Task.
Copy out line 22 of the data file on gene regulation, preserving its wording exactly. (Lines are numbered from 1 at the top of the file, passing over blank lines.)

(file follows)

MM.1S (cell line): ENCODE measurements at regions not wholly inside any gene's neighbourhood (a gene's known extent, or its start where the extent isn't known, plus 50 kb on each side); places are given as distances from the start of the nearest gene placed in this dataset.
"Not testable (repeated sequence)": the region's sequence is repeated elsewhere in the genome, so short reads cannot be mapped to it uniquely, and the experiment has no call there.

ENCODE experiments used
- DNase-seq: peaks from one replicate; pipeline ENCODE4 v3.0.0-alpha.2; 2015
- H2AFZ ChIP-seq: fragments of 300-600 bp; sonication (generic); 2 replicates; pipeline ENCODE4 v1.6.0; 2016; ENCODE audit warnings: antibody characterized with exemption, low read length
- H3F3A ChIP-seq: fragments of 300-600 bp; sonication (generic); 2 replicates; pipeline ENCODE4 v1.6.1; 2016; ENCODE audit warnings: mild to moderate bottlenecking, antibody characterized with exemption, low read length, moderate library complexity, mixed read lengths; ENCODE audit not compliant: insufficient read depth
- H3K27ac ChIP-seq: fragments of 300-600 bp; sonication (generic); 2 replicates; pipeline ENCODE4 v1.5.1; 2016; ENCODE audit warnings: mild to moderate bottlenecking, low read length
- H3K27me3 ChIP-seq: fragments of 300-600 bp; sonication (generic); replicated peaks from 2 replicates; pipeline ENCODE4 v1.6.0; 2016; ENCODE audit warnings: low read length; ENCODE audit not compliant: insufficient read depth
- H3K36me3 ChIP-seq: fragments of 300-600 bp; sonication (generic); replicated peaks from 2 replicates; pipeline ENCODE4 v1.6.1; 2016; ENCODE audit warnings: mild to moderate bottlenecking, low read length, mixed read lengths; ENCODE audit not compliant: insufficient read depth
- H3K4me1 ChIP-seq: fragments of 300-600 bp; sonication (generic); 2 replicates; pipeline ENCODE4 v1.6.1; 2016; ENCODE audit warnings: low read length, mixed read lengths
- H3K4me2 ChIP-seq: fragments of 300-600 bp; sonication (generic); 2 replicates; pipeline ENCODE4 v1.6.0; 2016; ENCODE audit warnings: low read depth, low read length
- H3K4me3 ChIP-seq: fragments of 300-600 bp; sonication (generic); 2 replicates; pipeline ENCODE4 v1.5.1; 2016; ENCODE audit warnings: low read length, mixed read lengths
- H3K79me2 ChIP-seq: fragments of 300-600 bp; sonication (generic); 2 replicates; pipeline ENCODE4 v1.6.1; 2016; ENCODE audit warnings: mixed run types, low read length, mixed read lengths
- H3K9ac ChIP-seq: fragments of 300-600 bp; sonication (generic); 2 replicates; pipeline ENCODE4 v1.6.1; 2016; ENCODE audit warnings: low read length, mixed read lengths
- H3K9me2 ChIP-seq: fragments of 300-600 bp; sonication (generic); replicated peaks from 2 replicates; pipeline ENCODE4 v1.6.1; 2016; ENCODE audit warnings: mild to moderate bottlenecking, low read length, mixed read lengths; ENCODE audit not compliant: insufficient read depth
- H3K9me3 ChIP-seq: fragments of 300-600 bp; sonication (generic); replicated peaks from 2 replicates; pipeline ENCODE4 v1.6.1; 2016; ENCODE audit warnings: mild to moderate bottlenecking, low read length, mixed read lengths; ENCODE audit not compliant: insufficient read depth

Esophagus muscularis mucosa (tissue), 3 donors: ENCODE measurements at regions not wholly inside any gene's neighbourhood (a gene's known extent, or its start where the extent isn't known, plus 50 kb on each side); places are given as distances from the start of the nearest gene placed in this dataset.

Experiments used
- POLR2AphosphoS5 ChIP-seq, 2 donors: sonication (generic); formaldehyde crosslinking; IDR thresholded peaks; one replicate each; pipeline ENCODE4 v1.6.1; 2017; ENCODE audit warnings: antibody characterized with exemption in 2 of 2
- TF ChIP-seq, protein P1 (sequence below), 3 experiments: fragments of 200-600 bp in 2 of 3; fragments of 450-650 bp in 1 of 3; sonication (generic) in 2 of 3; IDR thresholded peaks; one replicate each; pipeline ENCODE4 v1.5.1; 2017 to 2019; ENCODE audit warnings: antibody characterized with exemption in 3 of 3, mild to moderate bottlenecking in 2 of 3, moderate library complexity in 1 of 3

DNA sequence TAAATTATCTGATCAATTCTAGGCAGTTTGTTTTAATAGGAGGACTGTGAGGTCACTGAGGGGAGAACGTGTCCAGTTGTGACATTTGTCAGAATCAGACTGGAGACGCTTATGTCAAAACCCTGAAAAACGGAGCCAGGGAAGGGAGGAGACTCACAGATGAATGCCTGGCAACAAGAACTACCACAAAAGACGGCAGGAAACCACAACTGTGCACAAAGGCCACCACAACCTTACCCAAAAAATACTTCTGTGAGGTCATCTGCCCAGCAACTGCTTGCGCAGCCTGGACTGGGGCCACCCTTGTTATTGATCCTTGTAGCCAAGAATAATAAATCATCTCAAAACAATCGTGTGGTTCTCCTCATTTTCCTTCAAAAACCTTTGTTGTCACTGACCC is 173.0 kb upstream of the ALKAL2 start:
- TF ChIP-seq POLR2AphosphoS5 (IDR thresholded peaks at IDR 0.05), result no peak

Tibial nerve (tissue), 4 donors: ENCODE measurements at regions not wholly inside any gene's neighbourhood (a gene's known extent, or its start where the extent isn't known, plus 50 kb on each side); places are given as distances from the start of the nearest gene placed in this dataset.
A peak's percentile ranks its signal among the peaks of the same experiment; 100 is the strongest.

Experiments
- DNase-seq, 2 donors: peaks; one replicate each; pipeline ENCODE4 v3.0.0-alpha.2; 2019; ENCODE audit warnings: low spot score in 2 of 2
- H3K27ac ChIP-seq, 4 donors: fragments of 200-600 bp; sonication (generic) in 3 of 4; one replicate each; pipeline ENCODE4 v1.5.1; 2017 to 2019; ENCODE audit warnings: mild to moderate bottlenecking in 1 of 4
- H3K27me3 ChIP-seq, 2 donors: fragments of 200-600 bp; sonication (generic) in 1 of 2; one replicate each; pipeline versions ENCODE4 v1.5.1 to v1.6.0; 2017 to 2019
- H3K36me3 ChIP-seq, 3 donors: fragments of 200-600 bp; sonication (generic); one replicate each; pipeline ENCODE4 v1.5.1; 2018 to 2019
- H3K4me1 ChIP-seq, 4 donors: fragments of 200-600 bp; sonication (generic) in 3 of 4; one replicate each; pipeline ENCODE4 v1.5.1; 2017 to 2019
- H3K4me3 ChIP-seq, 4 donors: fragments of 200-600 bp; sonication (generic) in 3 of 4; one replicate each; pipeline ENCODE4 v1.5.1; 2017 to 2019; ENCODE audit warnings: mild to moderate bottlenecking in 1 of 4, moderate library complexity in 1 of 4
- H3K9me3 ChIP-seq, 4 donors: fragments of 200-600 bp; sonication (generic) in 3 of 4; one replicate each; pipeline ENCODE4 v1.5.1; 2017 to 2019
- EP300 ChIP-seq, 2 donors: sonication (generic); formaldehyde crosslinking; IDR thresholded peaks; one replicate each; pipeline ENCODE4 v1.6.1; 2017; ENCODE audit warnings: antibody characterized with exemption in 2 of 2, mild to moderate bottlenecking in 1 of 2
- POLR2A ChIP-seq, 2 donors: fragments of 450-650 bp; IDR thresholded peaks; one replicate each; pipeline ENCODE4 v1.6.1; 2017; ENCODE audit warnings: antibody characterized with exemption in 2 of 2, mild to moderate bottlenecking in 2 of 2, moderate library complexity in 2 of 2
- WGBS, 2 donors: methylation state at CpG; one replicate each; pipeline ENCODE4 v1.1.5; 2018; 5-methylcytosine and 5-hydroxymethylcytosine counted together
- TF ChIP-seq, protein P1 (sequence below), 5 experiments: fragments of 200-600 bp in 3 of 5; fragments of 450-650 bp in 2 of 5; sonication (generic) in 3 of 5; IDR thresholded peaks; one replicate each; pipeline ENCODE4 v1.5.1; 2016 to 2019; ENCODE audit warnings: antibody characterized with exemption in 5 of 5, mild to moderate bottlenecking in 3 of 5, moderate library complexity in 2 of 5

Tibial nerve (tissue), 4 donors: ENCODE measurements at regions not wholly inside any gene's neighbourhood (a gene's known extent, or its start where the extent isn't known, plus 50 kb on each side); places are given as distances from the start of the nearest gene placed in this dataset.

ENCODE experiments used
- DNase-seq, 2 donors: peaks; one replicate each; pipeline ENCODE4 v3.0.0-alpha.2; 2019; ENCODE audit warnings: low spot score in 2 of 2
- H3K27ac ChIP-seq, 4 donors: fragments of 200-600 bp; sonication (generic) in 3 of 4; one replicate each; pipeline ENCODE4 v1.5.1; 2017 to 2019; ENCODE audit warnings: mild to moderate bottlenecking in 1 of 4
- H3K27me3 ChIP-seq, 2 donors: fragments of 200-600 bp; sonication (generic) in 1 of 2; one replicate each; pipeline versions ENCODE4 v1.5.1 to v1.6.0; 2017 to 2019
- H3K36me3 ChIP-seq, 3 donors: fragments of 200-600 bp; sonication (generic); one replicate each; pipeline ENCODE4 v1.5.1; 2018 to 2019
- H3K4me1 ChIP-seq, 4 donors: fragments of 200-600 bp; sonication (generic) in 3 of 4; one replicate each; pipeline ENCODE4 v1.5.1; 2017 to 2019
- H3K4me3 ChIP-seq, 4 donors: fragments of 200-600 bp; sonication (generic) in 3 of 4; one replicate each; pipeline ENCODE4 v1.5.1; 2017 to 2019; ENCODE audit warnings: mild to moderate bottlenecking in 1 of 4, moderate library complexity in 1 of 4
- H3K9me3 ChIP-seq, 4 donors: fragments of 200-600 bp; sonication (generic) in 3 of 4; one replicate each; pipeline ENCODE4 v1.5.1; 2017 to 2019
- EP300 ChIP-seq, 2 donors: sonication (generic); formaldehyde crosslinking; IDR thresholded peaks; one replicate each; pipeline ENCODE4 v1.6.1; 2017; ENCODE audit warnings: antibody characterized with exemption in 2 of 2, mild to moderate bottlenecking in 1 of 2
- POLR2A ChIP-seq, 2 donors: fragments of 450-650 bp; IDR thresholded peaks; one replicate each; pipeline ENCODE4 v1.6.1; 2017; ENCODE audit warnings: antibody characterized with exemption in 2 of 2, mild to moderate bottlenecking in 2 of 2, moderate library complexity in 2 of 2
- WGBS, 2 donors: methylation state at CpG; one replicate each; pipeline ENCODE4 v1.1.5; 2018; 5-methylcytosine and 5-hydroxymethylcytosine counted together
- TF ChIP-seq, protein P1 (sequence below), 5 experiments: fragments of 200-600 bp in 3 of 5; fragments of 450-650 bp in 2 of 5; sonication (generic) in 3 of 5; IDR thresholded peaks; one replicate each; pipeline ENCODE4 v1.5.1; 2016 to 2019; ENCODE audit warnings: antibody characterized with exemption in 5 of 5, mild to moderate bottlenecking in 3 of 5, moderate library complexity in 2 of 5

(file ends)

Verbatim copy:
- TF ChIP-seq POLR2AphosphoS5 (IDR thresholded peaks at IDR 0.05), result no peak